It was gone.

    She gazed at me with that look that annoyed me so much. But somehow, it didn’t annoy me today. “We’ll figure out something else. I promise.”

    I didn’t believe her. What else could there be? Had I just spent the last month of my life for nothing; had I merely wasted precious food and fuel?

    I lay down on the bed. Cam piloted the ship, though I didn’t know where he was going. I lost. I hated myself the most for accepting it all. But I was tired, and I just didn’t have the energy anymore.

    Cam landed at a floating refueling station. After over a month of straight flying, my boat needed it. But Cam was mostly there for a burger. We lose everything, and all he wanted was a smelly lentil cheeseburger.

    The sun was setting on the cloudy horizon, a mash of orange and brown. Rachel sat next to me, putting her hand on my leg. I ignored her. She stroked my thigh gingerly, and I finally faced her. She was no longer my threat, nor I hers. I touched her hand to get her to stop, but I lingered. I had never noticed her eyes before. They were golden brown, and sharp. Just like mine, actually.

    I heard a beeping noise. It was so familiar, I almost didn’t realize what it meant. But I jumped out of bed and started to power up the engines. The red X was back.

    Rachel pulled on my shoulder. “Cam’s still down there!”

    “Leave him! He wanted a damn cheeseburger, remember?” We were enemies once again, and I should have disposed of them both right there. But I let her call him. Once he was on board, we blasted away, ripping the fuel pipe from its station.

    The oyster circled in and around the center of the most formidable storm known to humankind: the Great Red Spot. Above the storm, a royal sailboat engaged in aerial combat with the Pirate’s Den. They fired their laser cannons and missiles at each other while hundreds of fighter-boats clashed overhead. They were waiting for the oyster to shoot from the storm because no ship could get in and out alive.

    That is, except for mine. I could practically put it on autopilot.

    I rushed into the storm. Straight through the flack, the missiles, and the laser fire. A royal scout ship followed me in, but split in two from the storm’s pressure. One eye on the weather console, the other on navigation. I didn’t break a sweat. I predicted the winds, and adjusted my course to minimize turbulence.

    I could see the oyster now. It darted in the gales, but I chased it down. I harpooned it and pulled it into cargo.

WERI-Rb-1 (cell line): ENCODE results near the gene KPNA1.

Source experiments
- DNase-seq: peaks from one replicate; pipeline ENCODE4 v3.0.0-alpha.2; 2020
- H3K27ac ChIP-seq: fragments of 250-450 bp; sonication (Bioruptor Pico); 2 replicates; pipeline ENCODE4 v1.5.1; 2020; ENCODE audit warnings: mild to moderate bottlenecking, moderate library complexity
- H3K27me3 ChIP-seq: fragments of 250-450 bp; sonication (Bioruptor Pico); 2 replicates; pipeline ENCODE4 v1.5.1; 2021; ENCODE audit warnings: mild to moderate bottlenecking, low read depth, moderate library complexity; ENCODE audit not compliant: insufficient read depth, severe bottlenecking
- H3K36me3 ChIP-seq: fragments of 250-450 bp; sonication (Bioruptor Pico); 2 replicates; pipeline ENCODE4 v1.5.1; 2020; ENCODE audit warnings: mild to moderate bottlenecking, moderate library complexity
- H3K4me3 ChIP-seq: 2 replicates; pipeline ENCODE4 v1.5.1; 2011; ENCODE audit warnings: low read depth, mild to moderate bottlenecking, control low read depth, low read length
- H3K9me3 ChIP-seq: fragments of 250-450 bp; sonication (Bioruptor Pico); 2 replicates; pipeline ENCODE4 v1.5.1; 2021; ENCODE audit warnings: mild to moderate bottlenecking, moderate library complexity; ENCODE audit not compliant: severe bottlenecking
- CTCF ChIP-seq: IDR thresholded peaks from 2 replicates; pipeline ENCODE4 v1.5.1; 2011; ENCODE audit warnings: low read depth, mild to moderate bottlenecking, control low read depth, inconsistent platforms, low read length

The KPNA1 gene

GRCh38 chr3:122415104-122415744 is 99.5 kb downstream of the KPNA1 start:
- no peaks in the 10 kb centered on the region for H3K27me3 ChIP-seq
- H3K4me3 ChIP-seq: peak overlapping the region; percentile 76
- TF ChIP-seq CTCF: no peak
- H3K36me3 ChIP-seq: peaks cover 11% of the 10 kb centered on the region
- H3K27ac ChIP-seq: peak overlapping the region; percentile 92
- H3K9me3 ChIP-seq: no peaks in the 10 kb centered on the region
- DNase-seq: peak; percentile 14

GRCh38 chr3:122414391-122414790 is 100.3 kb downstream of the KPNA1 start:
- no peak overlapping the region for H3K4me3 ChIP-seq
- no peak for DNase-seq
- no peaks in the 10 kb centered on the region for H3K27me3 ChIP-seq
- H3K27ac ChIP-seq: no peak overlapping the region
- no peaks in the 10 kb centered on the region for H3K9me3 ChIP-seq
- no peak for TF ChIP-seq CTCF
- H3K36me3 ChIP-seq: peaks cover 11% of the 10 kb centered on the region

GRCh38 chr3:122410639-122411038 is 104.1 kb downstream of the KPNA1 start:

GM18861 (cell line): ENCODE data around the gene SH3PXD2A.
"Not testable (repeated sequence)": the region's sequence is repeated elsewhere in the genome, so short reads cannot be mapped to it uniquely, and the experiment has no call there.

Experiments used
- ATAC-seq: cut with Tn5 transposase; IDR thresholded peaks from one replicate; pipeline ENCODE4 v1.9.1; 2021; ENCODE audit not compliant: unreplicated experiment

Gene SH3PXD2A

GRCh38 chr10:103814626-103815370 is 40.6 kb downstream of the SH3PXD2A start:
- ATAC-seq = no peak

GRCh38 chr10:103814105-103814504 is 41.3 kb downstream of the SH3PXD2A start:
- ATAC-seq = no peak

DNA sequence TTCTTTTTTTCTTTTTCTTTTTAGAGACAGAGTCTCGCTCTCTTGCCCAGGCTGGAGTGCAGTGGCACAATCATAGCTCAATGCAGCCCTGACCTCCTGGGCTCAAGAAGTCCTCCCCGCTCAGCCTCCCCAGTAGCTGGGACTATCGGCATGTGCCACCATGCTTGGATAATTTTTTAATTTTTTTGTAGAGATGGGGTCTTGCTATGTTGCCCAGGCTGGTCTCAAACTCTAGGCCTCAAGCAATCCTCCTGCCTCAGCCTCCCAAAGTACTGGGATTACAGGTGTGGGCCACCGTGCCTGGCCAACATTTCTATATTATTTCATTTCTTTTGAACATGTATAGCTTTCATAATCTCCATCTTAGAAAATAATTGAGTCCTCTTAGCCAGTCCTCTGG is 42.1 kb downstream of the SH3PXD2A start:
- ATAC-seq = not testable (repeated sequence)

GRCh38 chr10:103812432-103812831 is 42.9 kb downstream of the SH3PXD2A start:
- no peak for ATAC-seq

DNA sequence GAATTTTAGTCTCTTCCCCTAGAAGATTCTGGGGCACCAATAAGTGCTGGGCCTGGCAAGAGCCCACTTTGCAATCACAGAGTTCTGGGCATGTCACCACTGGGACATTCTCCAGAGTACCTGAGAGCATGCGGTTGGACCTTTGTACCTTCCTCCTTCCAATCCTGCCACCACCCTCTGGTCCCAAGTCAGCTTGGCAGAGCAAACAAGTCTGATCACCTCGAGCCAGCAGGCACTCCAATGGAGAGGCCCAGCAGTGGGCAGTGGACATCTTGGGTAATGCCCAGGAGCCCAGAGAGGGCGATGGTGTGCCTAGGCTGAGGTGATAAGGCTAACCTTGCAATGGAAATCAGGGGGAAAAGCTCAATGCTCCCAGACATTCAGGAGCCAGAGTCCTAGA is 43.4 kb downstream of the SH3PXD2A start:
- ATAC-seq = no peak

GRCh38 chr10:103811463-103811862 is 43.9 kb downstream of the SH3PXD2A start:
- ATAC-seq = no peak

“That’s it!” Cam shouted. “We have it. It’s all over!”

    “It’s just beginning,” I corrected as the Pirate’s Den punctured the storm. I roared at the screen. “You bastard! Give it up!”

    I sailed the winds in an attempt to escape. I finally had the damn thing; I wasn’t going to let some geezer take it from me. How many years did he think he had left, anyway?

    The bastard harpooned my ship. I tired to break free, but to no avail. Cam became hysterical, and Rachel started to cry. I took a deep breath.

    There was only one plan. Cam was too much of an idiot to pull it off. Rachel could pull it off, but she was like me: a scoundrel with too much potential to go to waste.

    I wanted to say to hell with her. I wanted to convince her to remove the harpoon and fly off without her. But for some damn reason I couldn’t do it. I couldn’t let her die like that. It had to be me.

    I holstered a gun and put on a mask, oxygen tank, and magnetic gloves. I took a large bag of synthetic food, placed it in a hemp sack and tied it to my belt. Not that I was going to eat any of it. Exiting through the cramped airlock, I crawled around my ship. The wind made it difficult to move, but my magnetic gloves kept me attached. I found the harpoon. Two shots and my boat was free. Then I jumped.

    If I hadn’t, the Pirate’s Den would have simply harpooned my boat again. But Holt knew that I would never abandon my treasure, and he gave up the chase. With the sack of food at my hip, it looked like I was taking the oyster with me. The perfect final lie.

    This hell-hole of a planet had taken everything from me, and now I was giving it my life. My mask would eventually fail me, ruined by the electromagnetic energy. Perhaps before that, I would be crushed by the dense gases below, or else lacerated by debris in the winds.

    I felt the grip of a claw-harpoon wrap around my chest. It didn’t come from the now absent Pirate’s Den, but from the top-sailing royal vessel that had ventured into the Great Red Spot. A horrible decision. As it automatically reeled me in, I watched the horizontal masts snap. I watched the evacuation pods jettison, and I watched the vessel ultimately sink. By the time I was on board, there were no boats or evacuation pods left. I was alone, stuck on a ship that was sinking into Jupiter’s deep atmosphere.

    ***

    I don’t feel sad or depressed. I have my own food synthesizer now, and I eat like a king.

    I sometimes wonder if she ever made it out of the storm. If she made it to Earth and sold the oyster. I wonder if she’s relaxing on a tropical beach, surrounded by servants, with a pearl tiara on her head.

    A princess.